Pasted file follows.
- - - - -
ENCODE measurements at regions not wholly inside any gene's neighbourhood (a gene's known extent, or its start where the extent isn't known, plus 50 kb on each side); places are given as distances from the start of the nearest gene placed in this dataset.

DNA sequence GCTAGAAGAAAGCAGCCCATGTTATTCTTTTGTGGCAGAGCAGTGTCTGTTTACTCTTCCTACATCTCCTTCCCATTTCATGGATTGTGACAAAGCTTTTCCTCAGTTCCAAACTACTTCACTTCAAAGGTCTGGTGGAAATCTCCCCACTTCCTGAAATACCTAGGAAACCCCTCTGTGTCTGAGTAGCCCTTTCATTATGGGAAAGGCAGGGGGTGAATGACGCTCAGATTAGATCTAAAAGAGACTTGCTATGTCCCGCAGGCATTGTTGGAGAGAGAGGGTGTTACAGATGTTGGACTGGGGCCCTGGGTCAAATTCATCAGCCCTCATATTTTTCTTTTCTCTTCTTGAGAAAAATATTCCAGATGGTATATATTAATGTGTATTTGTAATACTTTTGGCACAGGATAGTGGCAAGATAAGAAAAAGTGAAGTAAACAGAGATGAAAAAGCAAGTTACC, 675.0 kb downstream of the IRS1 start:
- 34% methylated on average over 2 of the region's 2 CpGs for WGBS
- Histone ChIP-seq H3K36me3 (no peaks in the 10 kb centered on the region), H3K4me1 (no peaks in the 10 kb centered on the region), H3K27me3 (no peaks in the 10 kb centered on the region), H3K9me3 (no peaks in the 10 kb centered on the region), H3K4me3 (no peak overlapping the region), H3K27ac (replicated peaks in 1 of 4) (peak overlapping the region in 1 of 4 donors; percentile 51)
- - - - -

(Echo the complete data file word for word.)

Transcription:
ENCODE measurements at regions not wholly inside any gene's neighbourhood (a gene's known extent, or its start where the extent isn't known, plus 50 kb on each side); places are given as distances from the start of the nearest gene placed in this dataset.

DNA sequence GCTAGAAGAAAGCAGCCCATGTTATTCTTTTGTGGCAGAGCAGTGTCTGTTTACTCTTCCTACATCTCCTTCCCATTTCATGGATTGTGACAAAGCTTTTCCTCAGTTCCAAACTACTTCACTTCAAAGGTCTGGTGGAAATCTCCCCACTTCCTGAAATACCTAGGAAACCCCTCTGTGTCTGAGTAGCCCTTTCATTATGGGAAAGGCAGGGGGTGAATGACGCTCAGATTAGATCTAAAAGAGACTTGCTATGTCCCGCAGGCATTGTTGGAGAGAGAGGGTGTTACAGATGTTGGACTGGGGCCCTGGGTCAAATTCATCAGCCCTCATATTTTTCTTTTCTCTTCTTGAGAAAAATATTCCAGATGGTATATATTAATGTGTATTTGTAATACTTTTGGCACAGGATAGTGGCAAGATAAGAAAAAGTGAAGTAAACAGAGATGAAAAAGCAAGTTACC, 675.0 kb downstream of the IRS1 start:
- 34% methylated on average over 2 of the region's 2 CpGs for WGBS
- Histone ChIP-seq H3K36me3 (no peaks in the 10 kb centered on the region), H3K4me1 (no peaks in the 10 kb centered on the region), H3K27me3 (no peaks in the 10 kb centered on the region), H3K9me3 (no peaks in the 10 kb centered on the region), H3K4me3 (no peak overlapping the region), H3K27ac (replicated peaks in 1 of 4) (peak overlapping the region in 1 of 4 donors; percentile 51)